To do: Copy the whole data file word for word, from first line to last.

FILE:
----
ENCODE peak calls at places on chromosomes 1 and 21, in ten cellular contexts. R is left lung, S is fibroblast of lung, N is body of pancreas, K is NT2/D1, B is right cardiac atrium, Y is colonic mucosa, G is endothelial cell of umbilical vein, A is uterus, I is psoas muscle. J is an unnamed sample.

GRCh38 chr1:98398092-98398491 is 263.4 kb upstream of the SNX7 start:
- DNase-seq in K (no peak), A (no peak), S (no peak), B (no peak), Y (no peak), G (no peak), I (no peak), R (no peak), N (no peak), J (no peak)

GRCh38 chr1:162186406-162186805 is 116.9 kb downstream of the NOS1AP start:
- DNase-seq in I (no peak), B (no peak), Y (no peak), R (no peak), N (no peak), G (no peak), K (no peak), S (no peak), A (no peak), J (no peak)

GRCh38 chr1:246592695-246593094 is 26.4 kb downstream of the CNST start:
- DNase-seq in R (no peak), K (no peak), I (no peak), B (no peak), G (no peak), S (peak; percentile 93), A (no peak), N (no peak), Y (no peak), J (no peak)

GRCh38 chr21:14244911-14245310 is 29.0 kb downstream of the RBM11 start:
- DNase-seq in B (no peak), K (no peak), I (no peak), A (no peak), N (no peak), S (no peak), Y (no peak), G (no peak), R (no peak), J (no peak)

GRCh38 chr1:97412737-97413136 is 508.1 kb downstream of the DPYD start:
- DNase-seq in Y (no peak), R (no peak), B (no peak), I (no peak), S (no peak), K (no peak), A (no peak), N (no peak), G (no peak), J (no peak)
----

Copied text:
ENCODE peak calls at places on chromosomes 1 and 21, in ten cellular contexts. R is left lung, S is fibroblast of lung, N is body of pancreas, K is NT2/D1, B is right cardiac atrium, Y is colonic mucosa, G is endothelial cell of umbilical vein, A is uterus, I is psoas muscle. J is an unnamed sample.

GRCh38 chr1:98398092-98398491 is 263.4 kb upstream of the SNX7 start:
- DNase-seq in K (no peak), A (no peak), S (no peak), B (no peak), Y (no peak), G (no peak), I (no peak), R (no peak), N (no peak), J (no peak)

GRCh38 chr1:162186406-162186805 is 116.9 kb downstream of the NOS1AP start:
- DNase-seq in I (no peak), B (no peak), Y (no peak), R (no peak), N (no peak), G (no peak), K (no peak), S (no peak), A (no peak), J (no peak)

GRCh38 chr1:246592695-246593094 is 26.4 kb downstream of the CNST start:
- DNase-seq in R (no peak), K (no peak), I (no peak), B (no peak), G (no peak), S (peak; percentile 93), A (no peak), N (no peak), Y (no peak), J (no peak)

GRCh38 chr21:14244911-14245310 is 29.0 kb downstream of the RBM11 start:
- DNase-seq in B (no peak), K (no peak), I (no peak), A (no peak), N (no peak), S (no peak), Y (no peak), G (no peak), R (no peak), J (no peak)

GRCh38 chr1:97412737-97413136 is 508.1 kb downstream of the DPYD start:
- DNase-seq in Y (no peak), R (no peak), B (no peak), I (no peak), S (no peak), K (no peak), A (no peak), N (no peak), G (no peak), J (no peak)